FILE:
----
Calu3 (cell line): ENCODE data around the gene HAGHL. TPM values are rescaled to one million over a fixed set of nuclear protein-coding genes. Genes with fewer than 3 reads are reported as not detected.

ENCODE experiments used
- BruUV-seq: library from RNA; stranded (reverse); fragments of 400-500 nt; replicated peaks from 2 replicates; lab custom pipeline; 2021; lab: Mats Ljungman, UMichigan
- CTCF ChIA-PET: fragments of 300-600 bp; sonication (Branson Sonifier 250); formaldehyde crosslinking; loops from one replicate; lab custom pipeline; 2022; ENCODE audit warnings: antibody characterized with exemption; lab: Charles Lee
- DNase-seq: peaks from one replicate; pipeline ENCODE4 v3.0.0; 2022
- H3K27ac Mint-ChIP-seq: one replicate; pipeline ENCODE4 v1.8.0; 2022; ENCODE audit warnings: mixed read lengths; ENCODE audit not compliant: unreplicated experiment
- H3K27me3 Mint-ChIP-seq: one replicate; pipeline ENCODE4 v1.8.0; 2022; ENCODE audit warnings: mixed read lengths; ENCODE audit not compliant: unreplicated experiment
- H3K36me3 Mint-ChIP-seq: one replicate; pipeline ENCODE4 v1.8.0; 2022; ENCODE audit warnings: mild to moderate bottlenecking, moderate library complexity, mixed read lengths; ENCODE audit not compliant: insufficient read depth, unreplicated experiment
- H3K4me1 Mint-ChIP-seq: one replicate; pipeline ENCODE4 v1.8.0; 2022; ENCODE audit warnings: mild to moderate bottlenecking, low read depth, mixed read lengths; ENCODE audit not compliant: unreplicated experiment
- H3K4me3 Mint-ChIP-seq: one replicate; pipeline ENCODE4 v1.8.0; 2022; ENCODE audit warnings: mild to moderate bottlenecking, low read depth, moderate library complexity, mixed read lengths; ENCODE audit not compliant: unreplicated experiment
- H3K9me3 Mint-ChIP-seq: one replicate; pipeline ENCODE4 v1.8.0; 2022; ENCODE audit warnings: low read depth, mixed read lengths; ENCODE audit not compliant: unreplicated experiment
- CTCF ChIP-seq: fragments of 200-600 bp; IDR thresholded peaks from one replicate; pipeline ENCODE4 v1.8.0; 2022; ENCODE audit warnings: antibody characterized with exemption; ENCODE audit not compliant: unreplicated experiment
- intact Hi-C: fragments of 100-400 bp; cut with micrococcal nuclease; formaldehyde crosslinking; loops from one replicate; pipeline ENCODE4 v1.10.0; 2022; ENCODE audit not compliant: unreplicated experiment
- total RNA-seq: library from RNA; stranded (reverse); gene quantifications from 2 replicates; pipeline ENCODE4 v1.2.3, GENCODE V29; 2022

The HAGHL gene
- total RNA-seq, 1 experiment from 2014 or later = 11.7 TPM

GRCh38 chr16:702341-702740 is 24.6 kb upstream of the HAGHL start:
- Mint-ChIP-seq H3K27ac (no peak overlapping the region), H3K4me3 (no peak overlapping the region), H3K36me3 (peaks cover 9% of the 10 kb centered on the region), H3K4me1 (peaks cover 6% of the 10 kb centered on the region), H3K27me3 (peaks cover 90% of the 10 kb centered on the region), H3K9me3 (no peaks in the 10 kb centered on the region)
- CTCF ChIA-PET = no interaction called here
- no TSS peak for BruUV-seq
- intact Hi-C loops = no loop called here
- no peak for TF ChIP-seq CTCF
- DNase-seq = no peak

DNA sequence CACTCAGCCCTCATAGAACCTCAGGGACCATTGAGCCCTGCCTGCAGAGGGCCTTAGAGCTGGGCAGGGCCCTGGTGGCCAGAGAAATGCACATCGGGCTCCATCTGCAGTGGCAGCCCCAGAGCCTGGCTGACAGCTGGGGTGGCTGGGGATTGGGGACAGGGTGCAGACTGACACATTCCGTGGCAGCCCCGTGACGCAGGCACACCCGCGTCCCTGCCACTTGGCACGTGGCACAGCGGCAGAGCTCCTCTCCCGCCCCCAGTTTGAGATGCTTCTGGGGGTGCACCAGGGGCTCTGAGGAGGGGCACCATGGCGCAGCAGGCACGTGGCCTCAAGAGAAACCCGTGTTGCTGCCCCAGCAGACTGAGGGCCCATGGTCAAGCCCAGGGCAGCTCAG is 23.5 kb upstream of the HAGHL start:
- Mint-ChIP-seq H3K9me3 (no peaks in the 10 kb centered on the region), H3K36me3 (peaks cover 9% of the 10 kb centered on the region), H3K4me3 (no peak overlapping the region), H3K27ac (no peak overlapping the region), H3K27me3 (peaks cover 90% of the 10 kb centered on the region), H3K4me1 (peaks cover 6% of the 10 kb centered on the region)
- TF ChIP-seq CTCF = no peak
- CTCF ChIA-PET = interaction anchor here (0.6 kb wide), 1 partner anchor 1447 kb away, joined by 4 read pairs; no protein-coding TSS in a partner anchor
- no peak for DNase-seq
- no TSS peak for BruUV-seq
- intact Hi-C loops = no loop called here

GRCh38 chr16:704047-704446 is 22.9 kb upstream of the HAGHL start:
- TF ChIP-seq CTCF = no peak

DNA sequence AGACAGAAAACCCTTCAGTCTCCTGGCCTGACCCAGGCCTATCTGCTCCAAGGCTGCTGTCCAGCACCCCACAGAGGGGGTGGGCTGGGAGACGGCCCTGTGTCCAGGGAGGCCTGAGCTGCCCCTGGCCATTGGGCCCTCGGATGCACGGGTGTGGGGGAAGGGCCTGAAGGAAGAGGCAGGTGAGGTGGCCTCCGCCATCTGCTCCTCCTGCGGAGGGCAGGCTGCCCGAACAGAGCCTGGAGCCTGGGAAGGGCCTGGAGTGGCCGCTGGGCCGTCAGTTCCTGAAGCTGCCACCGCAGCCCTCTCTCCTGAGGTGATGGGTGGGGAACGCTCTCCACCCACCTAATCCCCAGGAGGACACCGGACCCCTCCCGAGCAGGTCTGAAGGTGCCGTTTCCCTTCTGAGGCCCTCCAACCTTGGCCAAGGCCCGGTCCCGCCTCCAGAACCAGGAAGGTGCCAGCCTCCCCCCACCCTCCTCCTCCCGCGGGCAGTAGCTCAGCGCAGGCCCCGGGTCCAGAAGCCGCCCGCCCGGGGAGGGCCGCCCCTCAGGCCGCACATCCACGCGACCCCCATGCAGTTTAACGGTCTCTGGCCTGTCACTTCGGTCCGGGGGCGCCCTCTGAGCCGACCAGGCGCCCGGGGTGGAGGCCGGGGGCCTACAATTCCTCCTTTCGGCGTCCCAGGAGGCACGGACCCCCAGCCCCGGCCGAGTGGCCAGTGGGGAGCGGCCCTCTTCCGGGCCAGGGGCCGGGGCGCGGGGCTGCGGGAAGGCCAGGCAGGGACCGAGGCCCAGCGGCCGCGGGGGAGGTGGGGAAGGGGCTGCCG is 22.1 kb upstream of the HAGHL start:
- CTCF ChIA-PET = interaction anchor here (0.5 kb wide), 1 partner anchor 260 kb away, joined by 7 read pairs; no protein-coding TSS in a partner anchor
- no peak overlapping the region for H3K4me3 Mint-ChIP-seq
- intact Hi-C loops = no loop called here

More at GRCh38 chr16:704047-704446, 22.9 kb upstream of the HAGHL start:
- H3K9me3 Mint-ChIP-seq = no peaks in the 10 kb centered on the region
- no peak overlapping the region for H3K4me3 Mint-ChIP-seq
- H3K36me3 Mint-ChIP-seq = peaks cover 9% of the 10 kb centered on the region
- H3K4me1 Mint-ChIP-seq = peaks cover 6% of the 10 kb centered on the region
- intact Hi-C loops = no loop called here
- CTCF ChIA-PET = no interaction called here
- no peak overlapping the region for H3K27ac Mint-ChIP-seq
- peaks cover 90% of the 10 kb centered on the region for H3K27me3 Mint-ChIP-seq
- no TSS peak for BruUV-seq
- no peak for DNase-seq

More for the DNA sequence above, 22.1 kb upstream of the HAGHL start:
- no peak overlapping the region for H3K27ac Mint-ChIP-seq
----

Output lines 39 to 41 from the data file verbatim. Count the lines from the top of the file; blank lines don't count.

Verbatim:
- no peak overlapping the region for H3K4me3 Mint-ChIP-seq
- H3K36me3 Mint-ChIP-seq = peaks cover 9% of the 10 kb centered on the region
- H3K4me1 Mint-ChIP-seq = peaks cover 6% of the 10 kb centered on the region